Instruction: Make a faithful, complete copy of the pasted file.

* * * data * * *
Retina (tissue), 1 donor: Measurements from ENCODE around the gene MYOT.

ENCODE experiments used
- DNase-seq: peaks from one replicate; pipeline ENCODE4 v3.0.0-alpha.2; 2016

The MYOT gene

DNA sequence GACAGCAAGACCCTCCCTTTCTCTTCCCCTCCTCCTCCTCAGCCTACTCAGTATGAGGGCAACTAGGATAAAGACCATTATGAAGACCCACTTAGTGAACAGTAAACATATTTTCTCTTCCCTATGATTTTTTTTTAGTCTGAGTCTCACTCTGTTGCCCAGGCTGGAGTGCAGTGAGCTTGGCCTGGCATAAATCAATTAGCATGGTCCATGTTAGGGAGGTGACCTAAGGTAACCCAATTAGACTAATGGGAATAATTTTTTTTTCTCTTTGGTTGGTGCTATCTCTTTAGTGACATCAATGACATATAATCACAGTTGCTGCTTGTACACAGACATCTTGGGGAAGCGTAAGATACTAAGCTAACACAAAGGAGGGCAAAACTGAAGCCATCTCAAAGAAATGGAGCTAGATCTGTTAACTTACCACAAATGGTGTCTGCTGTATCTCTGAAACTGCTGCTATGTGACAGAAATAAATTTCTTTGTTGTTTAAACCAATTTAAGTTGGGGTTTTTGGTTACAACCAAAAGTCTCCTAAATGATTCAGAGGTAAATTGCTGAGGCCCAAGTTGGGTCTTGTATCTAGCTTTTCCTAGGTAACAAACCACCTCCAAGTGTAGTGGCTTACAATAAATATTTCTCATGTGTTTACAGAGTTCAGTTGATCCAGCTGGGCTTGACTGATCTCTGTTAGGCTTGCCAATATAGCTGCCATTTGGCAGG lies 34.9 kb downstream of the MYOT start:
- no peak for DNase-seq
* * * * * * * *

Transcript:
Retina (tissue), 1 donor: Measurements from ENCODE around the gene MYOT.

ENCODE experiments used
- DNase-seq: peaks from one replicate; pipeline ENCODE4 v3.0.0-alpha.2; 2016

The MYOT gene

DNA sequence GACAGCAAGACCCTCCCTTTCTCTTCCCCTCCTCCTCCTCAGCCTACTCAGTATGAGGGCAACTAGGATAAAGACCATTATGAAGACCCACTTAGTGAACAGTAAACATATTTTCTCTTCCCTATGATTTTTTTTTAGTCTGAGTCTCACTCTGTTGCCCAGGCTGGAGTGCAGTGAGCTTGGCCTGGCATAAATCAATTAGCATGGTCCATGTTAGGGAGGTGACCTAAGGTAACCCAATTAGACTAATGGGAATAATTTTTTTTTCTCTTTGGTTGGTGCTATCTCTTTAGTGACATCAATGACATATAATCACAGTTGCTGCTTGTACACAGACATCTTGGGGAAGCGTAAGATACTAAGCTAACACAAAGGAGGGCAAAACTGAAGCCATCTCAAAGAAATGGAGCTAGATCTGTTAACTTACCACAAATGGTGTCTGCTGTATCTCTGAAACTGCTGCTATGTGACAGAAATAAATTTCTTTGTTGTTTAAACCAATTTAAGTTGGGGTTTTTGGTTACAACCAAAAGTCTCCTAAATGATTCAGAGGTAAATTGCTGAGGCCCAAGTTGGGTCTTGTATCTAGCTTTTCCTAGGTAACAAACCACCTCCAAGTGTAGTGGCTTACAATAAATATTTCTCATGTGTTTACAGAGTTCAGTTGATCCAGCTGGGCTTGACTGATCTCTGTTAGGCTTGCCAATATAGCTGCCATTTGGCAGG lies 34.9 kb downstream of the MYOT start:
- no peak for DNase-seq